An owner of a medical marijuana collective challenged a county zoning ordinance that restricts the location of medical marijuana collectives and cooperatives to commercial and manufacturing zones. The court of appeals rejected the owner’s challenge to the zoning ordinance finding that the ordinance represents a reasonable exercise of the power of the county to enact local legislation and that the owner failed to show that the ordinance conflicts with state law or constitutional principle. (County of Tulare v. Nunes (--- Cal.Rptr.3d ----, Cal.App. 5 Dist., April 29, 2013).
The County of Tulare (“County”) enacted an ordinance that restricts permissible locations for a medical marijuana collective or dispensary (“MMC”) to certain zones. Ordinance No. 352, Section 15.3, provides that an MMC “shall not be established or located in any zone in the County of Tulare, nor shall any building or land be used for such collectives or cooperatives, other than those located in a C-2 (General Commercial), C-3 (Service Commercial), M-1 (Light Manufacturing), or M-2 (Heavy Manufacturing) zone district.” Section 15.3 also prohibits MMCs within 1,000 feet of schools, daycare facilities, public parks, places of worship, and other MMCs. When it adopted Section 15.3, County expressed findings and concerns about the potential adverse effects of MMCs “on public health, safety and general welfare, including risks of increased crime, decreased property values, and deterioration of neighborhoods.”
County learned Jeffrey Nunes, Jr., and Foothill Growers Association, Inc. (collectively, “Nunes”), were operating an MMC within an agricultural zone and asked Nunes to refrain from operating an MMC on the property. Nunes refused County’s request and County filed a complaint against Nunes and other defendants seeking a preliminary injunction for violation of the ordinance and for maintaining a public nuisance.
County sought summary judgment on its complaint. Nunes asserted the property was not being used for the commercial sale of marijuana or a dispensary but for the “collective cultivation of medical marijuana by members of the Foothill Growers Association, Inc.” Nunes asserted that the ordinance is unenforceable because it is contrary to state law and it is also unconstitutional. The trial court granted judgment in favor of County and granted a permanent injunction prohibiting Nunes from operating an MMC in the agricultural zone.
The court of appeal affirmed the decision of the trial court. The court held that County’s ordinance does not conflict with the Compassionate Use Act (“CUA”) or the Medical Marijuana Program Act (“MMPA”). The CUA, adopted by voters as Proposition 215 in 1996, provides “immunity from prosecution for certain conduct that would otherwise be criminal.” The CUA allows a patient or patient’s primary caregiver to possess or cultivate marijuana for the patient’s personal purposes upon a physician’s written or oral recommendation or approval without the patient or caregiver becoming subject to punishment Health and Safety Code sections 11357 and 11358. The CUA provides, “Nothing in this section shall be construed to supersede legislation prohibiting persons from engaging in conduct that endangers others, nor to condone the diversion of marijuana for nonmedical purposes.”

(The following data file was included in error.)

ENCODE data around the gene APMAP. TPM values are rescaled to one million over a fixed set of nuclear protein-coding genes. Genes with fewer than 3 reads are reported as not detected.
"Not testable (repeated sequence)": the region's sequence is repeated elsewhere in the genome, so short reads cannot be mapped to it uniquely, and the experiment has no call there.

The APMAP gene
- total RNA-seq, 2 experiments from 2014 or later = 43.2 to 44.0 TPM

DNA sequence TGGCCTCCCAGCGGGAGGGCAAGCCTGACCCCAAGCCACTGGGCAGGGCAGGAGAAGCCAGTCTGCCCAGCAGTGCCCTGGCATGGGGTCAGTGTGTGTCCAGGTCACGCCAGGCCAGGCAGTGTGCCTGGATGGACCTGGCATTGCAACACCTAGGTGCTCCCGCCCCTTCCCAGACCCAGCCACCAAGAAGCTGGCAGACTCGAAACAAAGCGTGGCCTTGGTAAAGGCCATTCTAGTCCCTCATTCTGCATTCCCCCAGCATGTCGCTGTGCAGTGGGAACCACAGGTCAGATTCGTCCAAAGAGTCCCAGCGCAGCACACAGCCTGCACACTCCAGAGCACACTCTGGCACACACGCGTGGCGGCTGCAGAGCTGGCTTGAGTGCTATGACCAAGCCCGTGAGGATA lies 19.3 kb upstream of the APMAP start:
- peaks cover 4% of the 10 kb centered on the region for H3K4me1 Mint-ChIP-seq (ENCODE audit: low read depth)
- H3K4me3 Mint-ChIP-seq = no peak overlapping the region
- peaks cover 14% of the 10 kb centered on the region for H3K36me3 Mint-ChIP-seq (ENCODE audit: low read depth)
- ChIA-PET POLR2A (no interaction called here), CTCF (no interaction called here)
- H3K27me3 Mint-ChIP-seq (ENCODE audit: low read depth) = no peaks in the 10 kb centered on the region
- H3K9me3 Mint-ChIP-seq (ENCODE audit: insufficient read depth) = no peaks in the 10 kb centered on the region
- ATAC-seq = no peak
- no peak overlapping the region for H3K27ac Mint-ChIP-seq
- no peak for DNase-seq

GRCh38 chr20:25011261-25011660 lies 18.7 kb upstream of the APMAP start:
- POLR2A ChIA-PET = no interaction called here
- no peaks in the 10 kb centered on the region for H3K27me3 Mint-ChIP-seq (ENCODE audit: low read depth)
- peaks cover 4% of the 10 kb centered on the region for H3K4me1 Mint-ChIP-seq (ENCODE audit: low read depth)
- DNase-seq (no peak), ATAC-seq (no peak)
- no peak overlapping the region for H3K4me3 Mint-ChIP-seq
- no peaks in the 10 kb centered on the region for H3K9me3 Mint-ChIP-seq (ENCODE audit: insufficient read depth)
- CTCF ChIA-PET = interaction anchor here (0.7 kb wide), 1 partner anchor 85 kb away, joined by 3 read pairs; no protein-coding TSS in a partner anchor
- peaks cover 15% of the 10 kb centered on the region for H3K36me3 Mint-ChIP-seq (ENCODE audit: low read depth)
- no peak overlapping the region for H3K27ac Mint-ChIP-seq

The Legislature added the MMPA to facilitate “prompt identification of qualified patients and caregivers in order to avoid unnecessary arrest and prosecution, promoting uniform and consistent application among the counties, and enhancing access of patients and caregivers to medical marijuana through collective, cooperative cultivation projects.” The MMPA created a voluntary program to be implemented by each county for “the issuance of identification cards to qualified patients and primary caregivers.” Prior to a recent amendment, the MMPA, at section 11362.83 provided that “[n]othing in this article shall prevent a city or other local governing body from adopting and enforcing laws consistent with this article.” In 2010, the Legislature added section 11362.768 to the MMPA, which provides that medical marijuana collectives, cooperatives, or dispensaries cannot be located within 600 feet of schools. The Legislature also added the following provision: “Nothing in this section shall prohibit a city, county, or city and county from adopting ordinances or policies that further restrict the location or establishment of a medical marijuana cooperative, collective, dispensary.” Section 11362.768 also states, “Nothing in this section shall preempt local ordinances, adopted prior to January 1, 2011, that regulate the location or establishment of a medical marijuana cooperative, collective, dispensary . . . .”